What Are Poppers

Poppers are a common name for alkyl nitrites, such as amyl nitrite, isobutyl nitrite, isopropyl nitrite, pentyl nitrite, and others. These compounds are liquid at room temperature and inhalation of their vapors cause blood vessels to widen and muscles to relax.

From 1867 till today, amyl nitrite is prescribed for conditions including anxiety, angina, and heart disease. Doses of the medicine are placed in thin glass ampoules wrapped in cloth. Through the cloth, the patient would crush the glass with their thumb and forefinger, making a popping noise, and then inhale its fumes. The liquid is never consumed by drinking or touching, only inhalation. While the other alkyl nitrites were documented as having the same general effects as amyl nitrite they were never used clinically. In addition to medicine, alkyl nitrites are used in cleaning products, perfumes, and other others.

The compounds are also popular in the gay community where it is inhaled during sex to loosen the throat and anus. The inhalation also causes a head rush and a loosening of inhibitions. Due to the widening of blood vessels, poppers should never be used simultaneously with Viagra, which lowers blood pressure. The extreme drop in blood pressure from the combined use of poppers and Viagra can be fatal. Never drink the liquid and be aware that fumes can cause some minor irritation for some people.

In the United States, amyl nitrite was available by prescription until 1937, when, due to its low risk of harm in healthy adults, made available over-the-counter. However, in 1960 it was remade prescription only due to its recreational use in the gay community. This restriction made amyl nitrite a controlled substance but had no impact on the other alkyl nitrites. Even today, poppers continue to be sold in 10ml and 30ml nostril sized bottles under the names Rush, Super Rush, Jungle Juice, Jungle Juice Black, Locker Room, Quick Silver, Hardware, Iron Horse, Bolt, Amsterdam, Blue Boy, Pig Sweat, Red, Power Pellet, Rochefort, Mr Chaps, Mr Wonderful, Crypt Tonight, Nitro, Brown Bottle, English, and others.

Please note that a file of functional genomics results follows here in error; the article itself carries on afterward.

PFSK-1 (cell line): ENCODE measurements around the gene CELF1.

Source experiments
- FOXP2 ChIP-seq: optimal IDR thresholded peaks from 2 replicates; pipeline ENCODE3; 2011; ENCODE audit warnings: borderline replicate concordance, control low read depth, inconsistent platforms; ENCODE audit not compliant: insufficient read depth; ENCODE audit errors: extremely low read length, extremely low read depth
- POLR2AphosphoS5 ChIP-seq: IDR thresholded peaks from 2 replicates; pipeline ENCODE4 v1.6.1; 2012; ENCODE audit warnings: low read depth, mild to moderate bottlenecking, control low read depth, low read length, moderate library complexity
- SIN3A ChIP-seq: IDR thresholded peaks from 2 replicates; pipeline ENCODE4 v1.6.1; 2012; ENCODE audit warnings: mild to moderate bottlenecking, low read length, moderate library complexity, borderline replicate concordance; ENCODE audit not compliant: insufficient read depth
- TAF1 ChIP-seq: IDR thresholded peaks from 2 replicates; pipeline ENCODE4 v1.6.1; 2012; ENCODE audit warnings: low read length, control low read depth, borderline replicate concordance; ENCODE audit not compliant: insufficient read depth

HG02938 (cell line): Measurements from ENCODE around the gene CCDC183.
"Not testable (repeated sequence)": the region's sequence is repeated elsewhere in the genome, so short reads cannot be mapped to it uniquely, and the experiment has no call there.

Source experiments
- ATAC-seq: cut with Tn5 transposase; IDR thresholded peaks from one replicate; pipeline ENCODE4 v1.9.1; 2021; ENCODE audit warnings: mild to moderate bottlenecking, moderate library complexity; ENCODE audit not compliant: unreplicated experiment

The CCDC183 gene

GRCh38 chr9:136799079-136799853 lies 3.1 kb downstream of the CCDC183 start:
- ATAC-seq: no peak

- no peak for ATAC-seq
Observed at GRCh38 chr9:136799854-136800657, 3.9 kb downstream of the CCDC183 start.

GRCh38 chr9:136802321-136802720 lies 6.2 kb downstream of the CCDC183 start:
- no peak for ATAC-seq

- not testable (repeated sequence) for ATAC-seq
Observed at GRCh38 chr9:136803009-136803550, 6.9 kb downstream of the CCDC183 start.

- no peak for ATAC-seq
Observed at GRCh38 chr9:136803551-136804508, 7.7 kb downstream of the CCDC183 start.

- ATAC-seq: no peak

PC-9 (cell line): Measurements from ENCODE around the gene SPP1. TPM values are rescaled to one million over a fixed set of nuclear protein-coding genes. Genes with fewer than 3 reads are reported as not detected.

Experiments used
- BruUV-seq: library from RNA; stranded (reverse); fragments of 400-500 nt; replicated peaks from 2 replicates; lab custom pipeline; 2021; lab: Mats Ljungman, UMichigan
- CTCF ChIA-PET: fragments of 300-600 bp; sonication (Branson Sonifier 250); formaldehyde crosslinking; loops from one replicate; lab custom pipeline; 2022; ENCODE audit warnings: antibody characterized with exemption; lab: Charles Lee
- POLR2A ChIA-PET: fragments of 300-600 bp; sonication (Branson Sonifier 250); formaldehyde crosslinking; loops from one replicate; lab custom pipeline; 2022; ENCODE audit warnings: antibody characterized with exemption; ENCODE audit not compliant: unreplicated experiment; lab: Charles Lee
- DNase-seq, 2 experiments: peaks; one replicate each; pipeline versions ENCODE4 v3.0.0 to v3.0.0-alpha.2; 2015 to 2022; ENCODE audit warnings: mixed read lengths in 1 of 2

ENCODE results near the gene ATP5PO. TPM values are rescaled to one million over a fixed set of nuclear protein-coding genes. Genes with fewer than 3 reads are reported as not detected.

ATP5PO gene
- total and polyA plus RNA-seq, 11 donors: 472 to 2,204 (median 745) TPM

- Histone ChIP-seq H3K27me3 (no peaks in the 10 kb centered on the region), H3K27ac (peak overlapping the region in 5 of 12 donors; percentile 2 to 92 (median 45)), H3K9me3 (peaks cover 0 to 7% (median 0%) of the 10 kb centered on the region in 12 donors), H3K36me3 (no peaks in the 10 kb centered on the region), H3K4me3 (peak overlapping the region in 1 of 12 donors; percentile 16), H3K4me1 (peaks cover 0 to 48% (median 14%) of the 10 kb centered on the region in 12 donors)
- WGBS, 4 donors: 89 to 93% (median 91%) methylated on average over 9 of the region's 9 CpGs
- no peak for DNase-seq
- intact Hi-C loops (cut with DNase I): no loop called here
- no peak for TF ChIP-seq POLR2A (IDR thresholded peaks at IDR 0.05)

Due to its popularity in the gay sex scene, researchers in the early 1980s investigated poppers as a potential cause of a mysterious gay cancer later called AIDS. Not until 1984 was a virus identified as a potential, now confirmed, cause of the disease. It was during this time that Title 15 US Code Section 2057 was added to federal law to restrict the other alkyl nitrites. However, due to their importance, the law only restricted the specific use of "inhaling or otherwise introducing volatile alkyl nitrites into the human body for euphoric or physical effects".

As "poppers" implied recreational use as an inhalant, stores started to dissuade customers from using that term. Instead, stores had customers refer to the product by brand name, as leather cleaner, circuit board cleaner, room deodorizers, or VCR head cleaner. All of which are legitimate uses of this product.

Users should be aware that as the liquid quickly evaporates and breaks down at room temperature, even in unopened bottles. Bottles may be kept safely in the freezer or refrigerator, but should be allowed to come to room temperature before use. Also be aware that due to its semi-underground legitimacy, counterfeit products of various quality and old inventory being sold is extremely common.